...is how every Oscar acceptance speech starts and we watch them, wondering how much gushing we are going to have to endure. However, it is worth thinking about those people who help us out when we have a goal which we are striving for, so this is the art equivalent of my Oscar speech. This week, I've been booking lots of things in to my diary for 2017 (all exciting blog posts to come) and I have realised that without significant people in my life, there is no way that I would be able to achieve my dreams. Do the rest of you out in art land feel the same? There are my supportive students, organisations like the Society for All Artists who work hard to promote me and my work and my assistant Jasmine, but these are all work related. How about friends, family and partners? All of them constantly beavering away in the background, helping out and making sacrifices just so I can do what I do.
My parents are just brilliant, even at the grand old age of 42, my mum is still my sounding board for ideas and problems and my dad will still drive me to events if I'm likely to be tired on the way back. Then of course there's my husband, who I don't think really understood what it would be like to live with a constantly driven, work obsessed artist but does it without ever moaning and is always the first to tell me to go for something.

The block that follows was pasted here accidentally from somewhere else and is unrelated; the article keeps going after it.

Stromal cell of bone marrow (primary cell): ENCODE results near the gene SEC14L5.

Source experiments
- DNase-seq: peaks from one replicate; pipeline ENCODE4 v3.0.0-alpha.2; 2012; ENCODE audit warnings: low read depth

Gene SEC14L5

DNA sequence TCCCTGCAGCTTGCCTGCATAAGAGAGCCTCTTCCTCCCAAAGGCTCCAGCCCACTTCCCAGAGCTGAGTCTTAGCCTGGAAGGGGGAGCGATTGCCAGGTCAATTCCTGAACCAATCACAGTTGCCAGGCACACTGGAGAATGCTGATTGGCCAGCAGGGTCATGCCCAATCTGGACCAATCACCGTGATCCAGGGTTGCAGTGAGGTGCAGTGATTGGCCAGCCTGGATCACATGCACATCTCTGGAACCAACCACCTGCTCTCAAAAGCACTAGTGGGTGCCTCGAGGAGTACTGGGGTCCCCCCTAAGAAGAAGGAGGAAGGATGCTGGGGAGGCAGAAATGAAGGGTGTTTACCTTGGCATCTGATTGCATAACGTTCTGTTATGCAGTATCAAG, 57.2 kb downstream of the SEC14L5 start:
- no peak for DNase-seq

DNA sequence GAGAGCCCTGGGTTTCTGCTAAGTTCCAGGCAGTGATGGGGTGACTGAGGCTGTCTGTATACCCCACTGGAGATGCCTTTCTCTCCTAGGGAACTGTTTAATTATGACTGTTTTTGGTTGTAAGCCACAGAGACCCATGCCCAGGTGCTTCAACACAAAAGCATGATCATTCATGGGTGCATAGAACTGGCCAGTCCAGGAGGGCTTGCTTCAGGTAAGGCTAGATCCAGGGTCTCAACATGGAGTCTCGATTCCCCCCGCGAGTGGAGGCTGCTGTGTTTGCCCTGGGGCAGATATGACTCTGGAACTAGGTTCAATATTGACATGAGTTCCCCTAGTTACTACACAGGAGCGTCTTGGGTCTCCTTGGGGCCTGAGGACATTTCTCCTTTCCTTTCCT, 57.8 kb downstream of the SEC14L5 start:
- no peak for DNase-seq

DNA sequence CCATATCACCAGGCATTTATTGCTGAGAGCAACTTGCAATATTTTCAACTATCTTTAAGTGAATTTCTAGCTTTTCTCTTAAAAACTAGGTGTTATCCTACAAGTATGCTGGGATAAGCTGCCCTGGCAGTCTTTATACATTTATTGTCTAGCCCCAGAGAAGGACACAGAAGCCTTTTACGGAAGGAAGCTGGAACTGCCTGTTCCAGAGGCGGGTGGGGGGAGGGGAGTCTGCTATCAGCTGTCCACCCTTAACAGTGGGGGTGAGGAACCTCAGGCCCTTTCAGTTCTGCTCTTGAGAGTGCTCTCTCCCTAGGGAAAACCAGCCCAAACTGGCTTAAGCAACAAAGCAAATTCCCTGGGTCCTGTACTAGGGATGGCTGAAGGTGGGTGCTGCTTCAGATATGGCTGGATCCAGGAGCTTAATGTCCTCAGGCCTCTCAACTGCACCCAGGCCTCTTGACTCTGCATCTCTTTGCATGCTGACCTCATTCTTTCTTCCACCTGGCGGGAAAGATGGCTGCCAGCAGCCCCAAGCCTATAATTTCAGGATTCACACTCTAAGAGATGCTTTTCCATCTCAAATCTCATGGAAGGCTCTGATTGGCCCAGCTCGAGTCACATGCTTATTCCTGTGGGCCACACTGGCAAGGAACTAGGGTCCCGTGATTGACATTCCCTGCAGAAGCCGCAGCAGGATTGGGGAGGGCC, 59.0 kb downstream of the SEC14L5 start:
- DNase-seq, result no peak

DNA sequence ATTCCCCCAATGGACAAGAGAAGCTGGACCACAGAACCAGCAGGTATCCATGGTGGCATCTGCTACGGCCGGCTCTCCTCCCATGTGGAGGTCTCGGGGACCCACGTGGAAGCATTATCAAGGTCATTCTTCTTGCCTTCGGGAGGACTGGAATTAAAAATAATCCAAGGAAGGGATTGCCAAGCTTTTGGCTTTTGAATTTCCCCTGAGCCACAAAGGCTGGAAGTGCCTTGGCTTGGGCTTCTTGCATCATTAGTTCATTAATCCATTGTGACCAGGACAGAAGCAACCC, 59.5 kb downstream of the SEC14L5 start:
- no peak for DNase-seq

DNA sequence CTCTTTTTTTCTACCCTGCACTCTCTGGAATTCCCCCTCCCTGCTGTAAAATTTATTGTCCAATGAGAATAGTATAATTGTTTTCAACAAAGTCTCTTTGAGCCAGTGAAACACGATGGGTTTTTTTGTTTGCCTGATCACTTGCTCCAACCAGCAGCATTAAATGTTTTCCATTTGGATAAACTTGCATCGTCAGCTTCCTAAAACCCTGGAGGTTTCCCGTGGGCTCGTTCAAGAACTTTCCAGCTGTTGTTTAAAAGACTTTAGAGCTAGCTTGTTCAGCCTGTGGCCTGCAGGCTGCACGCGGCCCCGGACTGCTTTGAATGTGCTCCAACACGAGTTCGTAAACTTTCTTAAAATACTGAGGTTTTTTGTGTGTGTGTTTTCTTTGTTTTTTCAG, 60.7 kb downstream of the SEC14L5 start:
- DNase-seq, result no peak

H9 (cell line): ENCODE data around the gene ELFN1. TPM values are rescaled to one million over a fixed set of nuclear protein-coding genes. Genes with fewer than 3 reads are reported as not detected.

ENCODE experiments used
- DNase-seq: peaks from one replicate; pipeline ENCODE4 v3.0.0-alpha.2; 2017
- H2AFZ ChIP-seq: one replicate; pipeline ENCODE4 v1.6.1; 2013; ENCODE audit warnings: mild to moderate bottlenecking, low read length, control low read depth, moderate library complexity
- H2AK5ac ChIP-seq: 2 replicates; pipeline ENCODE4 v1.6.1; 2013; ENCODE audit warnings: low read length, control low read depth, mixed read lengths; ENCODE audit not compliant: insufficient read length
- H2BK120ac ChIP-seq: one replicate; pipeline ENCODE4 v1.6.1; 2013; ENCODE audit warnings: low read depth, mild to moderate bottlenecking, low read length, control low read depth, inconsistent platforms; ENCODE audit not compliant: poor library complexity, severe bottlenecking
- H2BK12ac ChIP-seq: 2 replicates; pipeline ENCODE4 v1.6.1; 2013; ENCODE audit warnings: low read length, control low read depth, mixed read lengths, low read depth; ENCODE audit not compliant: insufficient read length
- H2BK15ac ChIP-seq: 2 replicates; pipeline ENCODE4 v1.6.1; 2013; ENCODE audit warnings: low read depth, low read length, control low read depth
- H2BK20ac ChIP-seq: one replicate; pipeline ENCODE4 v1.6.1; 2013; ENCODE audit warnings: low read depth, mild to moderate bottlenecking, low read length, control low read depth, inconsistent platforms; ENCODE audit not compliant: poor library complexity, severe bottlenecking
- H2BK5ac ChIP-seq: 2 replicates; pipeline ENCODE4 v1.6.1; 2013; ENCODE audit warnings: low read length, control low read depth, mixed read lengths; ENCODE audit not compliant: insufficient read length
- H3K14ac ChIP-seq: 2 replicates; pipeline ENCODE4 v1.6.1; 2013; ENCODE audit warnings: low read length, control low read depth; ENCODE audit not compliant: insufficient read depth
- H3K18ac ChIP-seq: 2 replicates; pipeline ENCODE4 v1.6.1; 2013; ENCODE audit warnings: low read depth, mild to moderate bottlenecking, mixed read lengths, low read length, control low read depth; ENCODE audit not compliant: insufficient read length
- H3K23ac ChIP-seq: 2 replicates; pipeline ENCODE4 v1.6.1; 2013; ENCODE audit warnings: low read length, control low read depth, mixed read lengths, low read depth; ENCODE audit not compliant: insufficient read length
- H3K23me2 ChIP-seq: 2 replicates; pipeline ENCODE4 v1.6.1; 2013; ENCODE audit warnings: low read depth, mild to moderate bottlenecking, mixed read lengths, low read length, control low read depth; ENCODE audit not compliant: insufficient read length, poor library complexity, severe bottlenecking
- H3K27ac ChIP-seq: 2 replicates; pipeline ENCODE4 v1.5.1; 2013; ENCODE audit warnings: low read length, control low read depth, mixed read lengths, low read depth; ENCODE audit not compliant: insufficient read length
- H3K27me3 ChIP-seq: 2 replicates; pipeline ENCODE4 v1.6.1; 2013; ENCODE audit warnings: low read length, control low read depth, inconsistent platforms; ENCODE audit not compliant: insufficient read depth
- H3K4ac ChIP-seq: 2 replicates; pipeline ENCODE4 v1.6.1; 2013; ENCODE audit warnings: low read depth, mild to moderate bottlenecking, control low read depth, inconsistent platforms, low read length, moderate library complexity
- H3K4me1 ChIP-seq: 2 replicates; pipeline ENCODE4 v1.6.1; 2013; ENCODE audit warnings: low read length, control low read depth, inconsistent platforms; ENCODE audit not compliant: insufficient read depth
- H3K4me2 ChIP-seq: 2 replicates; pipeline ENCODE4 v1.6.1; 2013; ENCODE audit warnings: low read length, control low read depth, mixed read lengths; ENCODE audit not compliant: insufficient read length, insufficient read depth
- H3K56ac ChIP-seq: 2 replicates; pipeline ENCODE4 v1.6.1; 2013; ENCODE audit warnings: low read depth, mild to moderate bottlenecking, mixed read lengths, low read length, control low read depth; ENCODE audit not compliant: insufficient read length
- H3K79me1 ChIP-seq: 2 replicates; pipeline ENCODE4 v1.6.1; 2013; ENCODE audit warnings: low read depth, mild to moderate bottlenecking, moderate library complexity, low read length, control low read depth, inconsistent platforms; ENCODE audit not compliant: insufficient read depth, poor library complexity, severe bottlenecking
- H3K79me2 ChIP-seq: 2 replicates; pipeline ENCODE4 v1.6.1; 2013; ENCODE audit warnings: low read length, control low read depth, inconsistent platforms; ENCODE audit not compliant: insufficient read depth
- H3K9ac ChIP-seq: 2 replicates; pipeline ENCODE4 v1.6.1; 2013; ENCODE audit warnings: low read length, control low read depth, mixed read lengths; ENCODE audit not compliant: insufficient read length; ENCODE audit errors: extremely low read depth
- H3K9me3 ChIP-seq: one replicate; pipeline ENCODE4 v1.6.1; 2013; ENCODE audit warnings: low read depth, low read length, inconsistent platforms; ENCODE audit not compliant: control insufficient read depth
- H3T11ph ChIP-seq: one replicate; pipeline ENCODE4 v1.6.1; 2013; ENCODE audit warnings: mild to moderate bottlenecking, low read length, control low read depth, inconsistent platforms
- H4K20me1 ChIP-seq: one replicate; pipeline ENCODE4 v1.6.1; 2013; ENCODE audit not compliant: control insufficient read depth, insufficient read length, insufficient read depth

So to all of you, my heartfelt thanks and gratitude and to my husband (who may occasionally forget what I look like) you are just the best and although I know you will hate it, here is you taking part in one of my workshops!
Thursday, 22 September 2016
Sunday, 4 September 2016
A lovely workshop at the studio today, with a full house to kick off the autumn term. A different way of painting for me, mixing up the traditional order of laying down colours in order to 'let go' of it a little more.
We started with a loose, watery wash of colour on the background after a great deal of discussion about paper and surfaces, playing with salt and clingfilm to suit our tastes. Only when this was dry did we start constructing our subject matter with a few loose pencil lines, adding a second layer of washes over this to give a vague sense of where our colour was going to occur. To spice things up at this stage, we included metallics in the form of inks or powders to our washes, only then pulling it together with darks to give the definition.
This is always a tricky class to teach as some gravitate to this type of painting and others take a little longer to get used to letting go of the precision. I think though, that everyone agreed that in order for the pieces to be successful, they needed to adopt the 'less is more' principle - easy to say and not so easy to do! Have any of you out there ever experienced this? Let me know won't you...
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